Agreements relating to costs in the course of their office could not be set aside by liquidators subsequently appointed.
The company went into administration in 2009 followed by liquidation in December 2011. The administrators agreed the costs of their lawyers including an invoice submitted after they had left office (the "December Invoice"). The liquidators challenged (a) the quantum of the bills previously agreed and paid in the administration (which the Registrar at the initial hearing refused to order to be assessed); and (b) the power of the administrators to agree the December Invoice.
The Court held once costs had been agreed by the administrators, who were the responsible insolvency practitioners given the power to agree the costs under rule 7.34 of the Insolvency Rules 1986, it was not generally open for the court to require that the costs subsequently be assessed. Whilst Rule 7.34(4) allowed the court to order a detailed assessment for costs in proceedings before the court, the court had ordered that costs be an expense of the administration and had not required a detailed assessment. The liquidators had the right to request assessment of the December Invoice as they were the responsible insolvency practitioners at the time the invoice was raised.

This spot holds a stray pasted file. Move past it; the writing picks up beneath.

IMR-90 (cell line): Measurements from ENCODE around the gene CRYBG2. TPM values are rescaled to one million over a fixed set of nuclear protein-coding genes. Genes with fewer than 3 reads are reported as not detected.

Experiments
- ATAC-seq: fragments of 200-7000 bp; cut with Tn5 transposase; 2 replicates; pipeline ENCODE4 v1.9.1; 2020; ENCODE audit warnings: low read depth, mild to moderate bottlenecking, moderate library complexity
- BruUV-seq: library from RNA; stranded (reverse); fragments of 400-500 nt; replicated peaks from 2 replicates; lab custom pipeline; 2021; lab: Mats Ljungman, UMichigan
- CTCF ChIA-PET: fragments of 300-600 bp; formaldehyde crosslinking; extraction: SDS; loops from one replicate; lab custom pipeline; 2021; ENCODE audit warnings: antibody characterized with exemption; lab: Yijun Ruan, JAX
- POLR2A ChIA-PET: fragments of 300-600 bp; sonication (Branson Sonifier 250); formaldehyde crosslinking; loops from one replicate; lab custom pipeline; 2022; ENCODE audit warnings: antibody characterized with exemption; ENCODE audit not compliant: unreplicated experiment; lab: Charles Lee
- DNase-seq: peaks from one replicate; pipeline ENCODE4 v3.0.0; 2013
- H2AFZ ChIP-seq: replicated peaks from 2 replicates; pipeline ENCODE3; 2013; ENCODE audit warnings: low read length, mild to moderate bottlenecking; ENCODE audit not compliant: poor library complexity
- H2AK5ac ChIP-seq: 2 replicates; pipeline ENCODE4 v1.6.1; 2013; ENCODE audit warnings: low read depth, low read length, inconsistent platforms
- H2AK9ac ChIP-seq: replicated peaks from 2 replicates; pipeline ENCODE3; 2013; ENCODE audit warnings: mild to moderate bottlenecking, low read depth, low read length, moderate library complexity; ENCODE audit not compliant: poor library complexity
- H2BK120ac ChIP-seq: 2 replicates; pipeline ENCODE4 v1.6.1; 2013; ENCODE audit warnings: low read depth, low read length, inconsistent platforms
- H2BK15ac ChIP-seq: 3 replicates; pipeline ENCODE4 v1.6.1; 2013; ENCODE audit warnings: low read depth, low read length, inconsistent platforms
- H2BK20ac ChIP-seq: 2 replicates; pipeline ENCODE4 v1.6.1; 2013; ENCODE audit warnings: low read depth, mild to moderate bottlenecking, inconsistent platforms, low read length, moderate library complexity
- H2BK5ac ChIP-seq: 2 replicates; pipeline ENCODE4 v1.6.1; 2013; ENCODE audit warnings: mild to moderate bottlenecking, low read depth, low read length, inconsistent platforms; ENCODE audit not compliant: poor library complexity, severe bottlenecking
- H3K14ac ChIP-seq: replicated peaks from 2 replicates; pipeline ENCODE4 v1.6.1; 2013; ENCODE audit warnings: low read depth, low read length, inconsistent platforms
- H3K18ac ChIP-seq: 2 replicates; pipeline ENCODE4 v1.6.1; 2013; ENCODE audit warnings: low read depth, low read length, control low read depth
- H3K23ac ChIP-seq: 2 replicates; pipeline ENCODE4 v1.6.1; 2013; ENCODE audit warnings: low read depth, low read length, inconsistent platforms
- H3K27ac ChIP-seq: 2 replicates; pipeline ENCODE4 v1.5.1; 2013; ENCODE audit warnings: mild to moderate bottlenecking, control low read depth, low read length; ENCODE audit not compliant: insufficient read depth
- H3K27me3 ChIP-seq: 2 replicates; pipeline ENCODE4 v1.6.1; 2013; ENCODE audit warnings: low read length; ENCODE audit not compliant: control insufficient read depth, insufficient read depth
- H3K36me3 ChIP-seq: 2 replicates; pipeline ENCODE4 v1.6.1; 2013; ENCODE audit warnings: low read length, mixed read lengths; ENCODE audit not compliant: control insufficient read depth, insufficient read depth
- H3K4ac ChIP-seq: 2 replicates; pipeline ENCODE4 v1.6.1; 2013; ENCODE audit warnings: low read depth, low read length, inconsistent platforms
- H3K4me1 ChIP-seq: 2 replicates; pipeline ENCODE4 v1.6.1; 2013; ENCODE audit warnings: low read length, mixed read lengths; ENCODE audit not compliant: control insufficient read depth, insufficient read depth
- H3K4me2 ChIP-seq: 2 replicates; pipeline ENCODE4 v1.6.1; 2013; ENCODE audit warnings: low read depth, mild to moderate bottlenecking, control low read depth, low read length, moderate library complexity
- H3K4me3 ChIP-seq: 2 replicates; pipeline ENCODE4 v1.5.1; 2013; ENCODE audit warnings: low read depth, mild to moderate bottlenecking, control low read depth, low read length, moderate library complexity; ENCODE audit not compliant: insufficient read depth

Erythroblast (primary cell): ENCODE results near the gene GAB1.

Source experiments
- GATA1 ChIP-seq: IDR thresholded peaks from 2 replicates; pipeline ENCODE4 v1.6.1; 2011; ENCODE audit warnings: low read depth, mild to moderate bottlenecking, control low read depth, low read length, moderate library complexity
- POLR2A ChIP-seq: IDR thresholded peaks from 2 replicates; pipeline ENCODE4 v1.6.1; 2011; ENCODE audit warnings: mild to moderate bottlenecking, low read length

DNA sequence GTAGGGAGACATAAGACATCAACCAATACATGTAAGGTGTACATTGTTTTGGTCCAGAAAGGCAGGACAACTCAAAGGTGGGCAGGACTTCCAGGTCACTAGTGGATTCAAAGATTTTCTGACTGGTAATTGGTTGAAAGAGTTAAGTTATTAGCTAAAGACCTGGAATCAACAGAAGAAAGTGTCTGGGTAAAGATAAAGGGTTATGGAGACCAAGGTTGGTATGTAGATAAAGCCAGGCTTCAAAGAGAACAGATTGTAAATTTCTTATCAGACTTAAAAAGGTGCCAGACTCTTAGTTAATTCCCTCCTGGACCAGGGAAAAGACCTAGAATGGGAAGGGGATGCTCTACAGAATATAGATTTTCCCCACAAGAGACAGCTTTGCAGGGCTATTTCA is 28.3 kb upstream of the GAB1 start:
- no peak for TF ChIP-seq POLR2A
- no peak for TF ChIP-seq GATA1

The decision to agree costs has a binding effect and liquidators cannot challenge costs agreed in the administration and demand detailed assessment of such costs. However, once an insolvency practitioner's term of office has ended, they cannot agree invoices relating to the period they were in office.
Hosking & Bonney v Slaughter and May  EWHC 1390 (Ch)